In December 2015, with primary season about to begin, all eyes were on Donald Trump’s rise. That same month, Star Wars: The Force Awakens hit theaters worldwide, the first of four new Star Wars-related films in a span of three years. A month after Trump’s win, Rogue One was released, which debuted the prophetic line, “rebellions are built on hope.” The end of Trump’s first year will welcome the release of The Last Jedi, and the end of the second by the 2018 release of the yet-untitled Han Solo film. Future historians will be able to trace a timeline between these new Star Wars movies and the state of the Trump administration.
But to understand Trump, to really understand Trump, we must return to the prequels from the preceding decade: Phantom Menace, Clone Wars, and Revenge of the Sith. Like Trump, these prequels are hard to watch, but contain the clues for how to understand our contemporary culture. As the touchstones we once turned to fade from relevance, what guides can we turn to, to get us through these strange times? Here is my running list of things whose level relevance has changed drastically in recent months:
Newly Irrelevant: Pundits of any persuasion.
Newly Relevant: At the end of Star Wars: Attack of the Clones, Jedi master Yoda mournfully says: “begun, the clone war has.” But in fact, it is the Jedis who have started the clone wars, they are the ones who built the clone army; it is the so-called good guys who are to blame for escalating tensions.
Irrelevant: The use of phrases, especially in article titles, such as “Watch This to Understand,” “[insert right-leaning public figure here] Just Met Their Match,” or “This is How We Will Win.”
Relevant: Before an entire online cottage industry emerged to sell Trumpism, there was another online cottage industry. When Disney bought Lucas Films, they had to pull the Star Wars prequels out of the dustbin of failed films past and re-sell them to the public. Who knows, maybe Ike Perlmutter clued Trump in on Disney’s marketing plan: create an entire legion of autonomous-remote-worker-cells to sell you the most offensive of products. For both, it worked.
Relevant: The section titled “A War Without Consequences” in Mr. Plinkett’s masterful review of Star Wars: Revenge of the Sith. He points out that the intergalactic clone war seems far removed from daily life on the home planet: “the effects of this war are not felt at all on Coruscant, the main setting of the film. The whole war just seems like some kind of minor inconvenience happening somewhere out in space.”
Like the residents of Coruscant, we’re more concerned with trivialities like rush-hour traffic than with the ongoing war or political crisis. The only time Afghanistan has been a topic of conversation in recent memory was when we dropped the largest conventional bomb of all time on them. Just like the computer-generated ghosts of Coruscant, we live by the maxim “keep calm and carry on.”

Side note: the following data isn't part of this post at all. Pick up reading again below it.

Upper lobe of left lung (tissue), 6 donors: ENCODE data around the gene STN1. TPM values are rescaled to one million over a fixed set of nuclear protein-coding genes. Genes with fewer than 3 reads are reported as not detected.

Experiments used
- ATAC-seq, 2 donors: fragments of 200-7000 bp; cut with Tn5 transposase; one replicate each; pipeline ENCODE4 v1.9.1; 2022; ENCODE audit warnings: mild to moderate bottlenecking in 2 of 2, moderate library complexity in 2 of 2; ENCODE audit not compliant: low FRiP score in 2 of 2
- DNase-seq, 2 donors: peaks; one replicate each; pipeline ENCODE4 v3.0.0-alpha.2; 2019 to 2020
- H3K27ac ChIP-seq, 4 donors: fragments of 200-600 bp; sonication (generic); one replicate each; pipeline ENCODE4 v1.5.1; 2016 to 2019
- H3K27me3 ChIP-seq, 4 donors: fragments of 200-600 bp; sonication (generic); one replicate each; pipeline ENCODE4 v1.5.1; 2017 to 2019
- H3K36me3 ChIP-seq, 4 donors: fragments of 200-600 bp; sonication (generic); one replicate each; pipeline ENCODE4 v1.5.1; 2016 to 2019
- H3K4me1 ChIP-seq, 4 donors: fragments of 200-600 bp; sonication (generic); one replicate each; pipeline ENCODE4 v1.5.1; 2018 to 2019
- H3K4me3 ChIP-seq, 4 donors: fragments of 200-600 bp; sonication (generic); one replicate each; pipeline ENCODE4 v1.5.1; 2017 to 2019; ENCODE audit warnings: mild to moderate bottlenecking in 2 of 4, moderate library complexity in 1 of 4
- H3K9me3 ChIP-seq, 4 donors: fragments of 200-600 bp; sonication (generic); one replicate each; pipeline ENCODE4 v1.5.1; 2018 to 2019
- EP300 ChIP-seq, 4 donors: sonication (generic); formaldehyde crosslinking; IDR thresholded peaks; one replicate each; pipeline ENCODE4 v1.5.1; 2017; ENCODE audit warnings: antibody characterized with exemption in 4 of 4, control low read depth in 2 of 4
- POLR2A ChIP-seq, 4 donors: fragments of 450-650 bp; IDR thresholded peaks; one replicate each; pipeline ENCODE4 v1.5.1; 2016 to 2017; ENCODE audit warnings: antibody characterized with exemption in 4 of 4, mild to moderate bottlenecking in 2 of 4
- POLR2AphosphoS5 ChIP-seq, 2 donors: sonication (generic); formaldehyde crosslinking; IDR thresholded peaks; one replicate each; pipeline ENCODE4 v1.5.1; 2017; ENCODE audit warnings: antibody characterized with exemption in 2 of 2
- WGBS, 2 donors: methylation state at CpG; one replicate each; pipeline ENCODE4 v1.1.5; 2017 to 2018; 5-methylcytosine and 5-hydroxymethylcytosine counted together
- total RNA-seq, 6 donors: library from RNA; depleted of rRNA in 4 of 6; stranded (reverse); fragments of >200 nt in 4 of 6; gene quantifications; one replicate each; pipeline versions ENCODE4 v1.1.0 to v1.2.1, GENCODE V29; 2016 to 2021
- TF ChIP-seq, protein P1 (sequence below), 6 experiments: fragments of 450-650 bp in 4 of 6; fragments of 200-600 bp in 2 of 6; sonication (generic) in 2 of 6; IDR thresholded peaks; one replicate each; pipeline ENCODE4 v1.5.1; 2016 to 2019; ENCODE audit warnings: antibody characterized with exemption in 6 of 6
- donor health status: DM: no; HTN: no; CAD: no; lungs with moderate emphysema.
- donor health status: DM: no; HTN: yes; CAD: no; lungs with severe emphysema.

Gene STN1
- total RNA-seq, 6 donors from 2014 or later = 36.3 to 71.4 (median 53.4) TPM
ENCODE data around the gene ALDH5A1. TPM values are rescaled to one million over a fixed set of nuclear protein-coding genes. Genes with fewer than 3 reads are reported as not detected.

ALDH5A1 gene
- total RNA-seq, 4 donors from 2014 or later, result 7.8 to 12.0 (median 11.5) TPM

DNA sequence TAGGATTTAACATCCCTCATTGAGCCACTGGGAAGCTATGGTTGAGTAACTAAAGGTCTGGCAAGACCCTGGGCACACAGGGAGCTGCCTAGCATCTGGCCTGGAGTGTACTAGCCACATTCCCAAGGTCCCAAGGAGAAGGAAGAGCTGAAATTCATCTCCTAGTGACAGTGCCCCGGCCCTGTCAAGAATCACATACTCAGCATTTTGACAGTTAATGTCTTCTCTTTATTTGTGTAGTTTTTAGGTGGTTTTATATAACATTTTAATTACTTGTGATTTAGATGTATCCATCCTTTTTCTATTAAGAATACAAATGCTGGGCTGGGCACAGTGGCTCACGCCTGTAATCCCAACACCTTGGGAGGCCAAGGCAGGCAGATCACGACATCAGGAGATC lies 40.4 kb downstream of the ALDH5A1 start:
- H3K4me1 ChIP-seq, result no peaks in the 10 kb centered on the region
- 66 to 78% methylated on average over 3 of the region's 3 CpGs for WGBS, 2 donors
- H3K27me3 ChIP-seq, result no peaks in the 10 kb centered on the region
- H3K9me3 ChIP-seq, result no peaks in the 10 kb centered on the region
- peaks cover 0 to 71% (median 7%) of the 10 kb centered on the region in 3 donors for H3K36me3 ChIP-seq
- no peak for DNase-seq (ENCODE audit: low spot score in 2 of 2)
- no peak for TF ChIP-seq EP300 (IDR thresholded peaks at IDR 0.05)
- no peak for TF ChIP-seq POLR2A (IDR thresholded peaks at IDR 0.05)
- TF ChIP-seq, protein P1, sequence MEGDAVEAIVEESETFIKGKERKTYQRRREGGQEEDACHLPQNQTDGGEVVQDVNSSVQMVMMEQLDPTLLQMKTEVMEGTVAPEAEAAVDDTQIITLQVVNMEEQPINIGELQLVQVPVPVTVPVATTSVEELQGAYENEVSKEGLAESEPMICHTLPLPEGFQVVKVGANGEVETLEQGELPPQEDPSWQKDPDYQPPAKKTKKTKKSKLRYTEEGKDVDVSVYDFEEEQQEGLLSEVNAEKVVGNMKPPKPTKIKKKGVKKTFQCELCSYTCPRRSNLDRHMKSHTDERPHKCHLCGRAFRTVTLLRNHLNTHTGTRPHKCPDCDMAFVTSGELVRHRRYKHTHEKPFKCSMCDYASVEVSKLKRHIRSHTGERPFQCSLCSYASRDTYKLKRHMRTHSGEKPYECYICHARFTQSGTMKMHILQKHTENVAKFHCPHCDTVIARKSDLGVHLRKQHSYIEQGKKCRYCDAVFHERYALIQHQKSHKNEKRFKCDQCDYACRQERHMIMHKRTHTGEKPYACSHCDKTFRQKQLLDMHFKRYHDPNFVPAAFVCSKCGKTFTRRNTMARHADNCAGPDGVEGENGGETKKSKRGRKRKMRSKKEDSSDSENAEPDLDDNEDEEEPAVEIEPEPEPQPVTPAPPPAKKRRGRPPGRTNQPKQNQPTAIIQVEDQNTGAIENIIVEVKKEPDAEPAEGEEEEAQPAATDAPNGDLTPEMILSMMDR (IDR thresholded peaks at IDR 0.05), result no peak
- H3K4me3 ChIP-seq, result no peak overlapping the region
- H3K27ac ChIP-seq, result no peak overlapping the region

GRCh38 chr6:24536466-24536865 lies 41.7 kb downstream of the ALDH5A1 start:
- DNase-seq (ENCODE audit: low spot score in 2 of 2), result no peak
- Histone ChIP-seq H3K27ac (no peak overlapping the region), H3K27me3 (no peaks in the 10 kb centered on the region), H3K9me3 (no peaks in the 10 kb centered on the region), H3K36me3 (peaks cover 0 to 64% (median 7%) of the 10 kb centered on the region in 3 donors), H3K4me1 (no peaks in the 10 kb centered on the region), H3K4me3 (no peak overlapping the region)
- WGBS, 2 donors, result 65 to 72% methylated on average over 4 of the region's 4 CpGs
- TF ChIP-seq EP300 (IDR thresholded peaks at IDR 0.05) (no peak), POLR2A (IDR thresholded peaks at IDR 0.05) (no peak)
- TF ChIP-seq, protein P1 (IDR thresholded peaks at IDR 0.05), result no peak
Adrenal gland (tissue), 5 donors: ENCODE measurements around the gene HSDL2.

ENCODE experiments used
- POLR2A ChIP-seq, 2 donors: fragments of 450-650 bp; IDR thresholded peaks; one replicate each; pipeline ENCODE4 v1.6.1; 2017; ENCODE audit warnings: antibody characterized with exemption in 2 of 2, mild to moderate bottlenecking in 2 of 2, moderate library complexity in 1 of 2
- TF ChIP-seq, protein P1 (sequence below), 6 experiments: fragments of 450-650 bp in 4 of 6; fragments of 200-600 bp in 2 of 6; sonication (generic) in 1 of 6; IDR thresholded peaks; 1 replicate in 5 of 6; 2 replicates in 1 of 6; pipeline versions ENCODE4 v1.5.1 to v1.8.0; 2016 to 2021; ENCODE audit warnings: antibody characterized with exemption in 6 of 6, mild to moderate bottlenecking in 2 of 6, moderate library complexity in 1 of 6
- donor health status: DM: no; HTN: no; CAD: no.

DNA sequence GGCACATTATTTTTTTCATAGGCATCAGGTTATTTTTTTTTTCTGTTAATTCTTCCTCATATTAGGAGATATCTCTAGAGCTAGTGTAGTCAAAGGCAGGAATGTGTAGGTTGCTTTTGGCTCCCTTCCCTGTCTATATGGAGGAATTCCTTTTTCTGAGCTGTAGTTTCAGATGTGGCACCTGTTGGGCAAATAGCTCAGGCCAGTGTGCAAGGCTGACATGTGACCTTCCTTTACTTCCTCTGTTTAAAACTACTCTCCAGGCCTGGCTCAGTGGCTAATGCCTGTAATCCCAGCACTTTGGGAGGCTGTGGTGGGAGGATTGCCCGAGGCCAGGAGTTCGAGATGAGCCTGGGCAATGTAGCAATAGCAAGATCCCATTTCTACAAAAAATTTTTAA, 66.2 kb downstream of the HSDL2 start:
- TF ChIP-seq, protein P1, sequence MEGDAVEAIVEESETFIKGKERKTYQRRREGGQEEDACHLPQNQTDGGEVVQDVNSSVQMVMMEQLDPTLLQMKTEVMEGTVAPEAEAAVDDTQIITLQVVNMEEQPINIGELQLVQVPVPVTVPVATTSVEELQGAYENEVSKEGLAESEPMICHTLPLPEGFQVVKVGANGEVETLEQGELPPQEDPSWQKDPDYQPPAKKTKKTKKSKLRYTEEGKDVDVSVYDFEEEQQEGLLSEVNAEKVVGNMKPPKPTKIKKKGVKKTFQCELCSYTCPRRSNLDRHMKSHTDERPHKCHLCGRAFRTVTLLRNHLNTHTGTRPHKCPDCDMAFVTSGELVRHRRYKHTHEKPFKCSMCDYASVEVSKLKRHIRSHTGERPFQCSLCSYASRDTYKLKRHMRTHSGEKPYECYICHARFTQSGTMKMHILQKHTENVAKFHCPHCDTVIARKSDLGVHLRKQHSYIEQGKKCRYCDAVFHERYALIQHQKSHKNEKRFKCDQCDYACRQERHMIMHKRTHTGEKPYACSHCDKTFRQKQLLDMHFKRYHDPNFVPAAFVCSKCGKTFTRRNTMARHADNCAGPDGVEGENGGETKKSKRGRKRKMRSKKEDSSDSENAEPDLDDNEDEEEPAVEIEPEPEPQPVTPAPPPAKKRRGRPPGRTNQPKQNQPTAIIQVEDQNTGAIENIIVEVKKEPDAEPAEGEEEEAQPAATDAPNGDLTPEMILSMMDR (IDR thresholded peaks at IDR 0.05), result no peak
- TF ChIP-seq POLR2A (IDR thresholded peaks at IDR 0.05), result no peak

Irrelevant: The price tag on the Obamas’ book deal.
Relevant: The middle section of Star Wars: The Clone Wars, in which we learn about the political machinations of the Republic. The tedium of these scenes is on par with the absolute dread of watching Mitch McConnell pull from his bag of parliamentarian tricks.
Irrelevant: Cultural criticism.
Relevant: The prequels both presage the age of data and revolt against it. Notoriously, Star Wars: The Phantom Menace introduces the idea of midi-chlorians, intelligent microscopic organisms that give people the power of the force. Anakin Skywalker’s (a.k.a. Darth Vader’s) midi-chlorian count is off the charts. We no longer understand the force as an intangible thing that flows through us, or can really be with us. It is a quantifiable substance that can be studied and analyzed. Spiritual forces no longer matter when it is science that determines our lives.
It is no mistake that Trump’s win stands in sharp rebuke to the technocratic value of data over drama in politics. Nor is it a mistake that Star Wars: The Force Awakens reclaims the drama lost to science in the prequels.
Irrelevant: References to Orwell’s 1984. We are way past that.
Relevant: The Twitter conversation between New Republic writer Jeet Heer and Rian Johnson, director of the forthcoming Star Wars: The Last Jedi.
Irrelevant: Liberals who tweet at the New York Times blaming their coverage for Clinton’s loss.
Irrelevant: The Netflix series Love, or, more specifically, any social comedy where someone gets tackled by the cops in one scene and is in bed being nursed back to health with an ice pack in the next.
Relevant: The Reddit theory about Jar Jar Binks which says that Binks is a Sith lord and his bumbling persona is only a coverup of his expert and evil use of the force. For instance, Jar Jar Binks uses the power of the force to convince the galactic senate to vote for their own demise by ceding all authority to Senator Palpatine. Reddit posters (especially of the MAGA variety) also believe that their online presence has cast some kind of magic spell over America. The infamous real-life and online troll Charles C. Johnson once said, “We memed the president into existence.” In a different world Jar Jar Binks could be one of these trolls. We laugh at him for his stupid posts, but he believes that he is having the last laugh.
Irrelevant: Ethics. But who liked those anyway?
Relevant: The aliens in the senate chamber in Star Wars: Attack of the Clones are the very same ones from E.T.: The Extra-Terrestrial. From this, we learn that everyone is complicit on the road to fascism.
Relevant: We couldn’t wait for new Star Wars movies to put the Star Wars prequels out of our minds. Though we fetishize rebellion and adventure, the prequels are a better reflection of our society, with their bad CGI and tedious political plot. Too, we can’t wait for post-Trump politics. But his is a history we will never shake.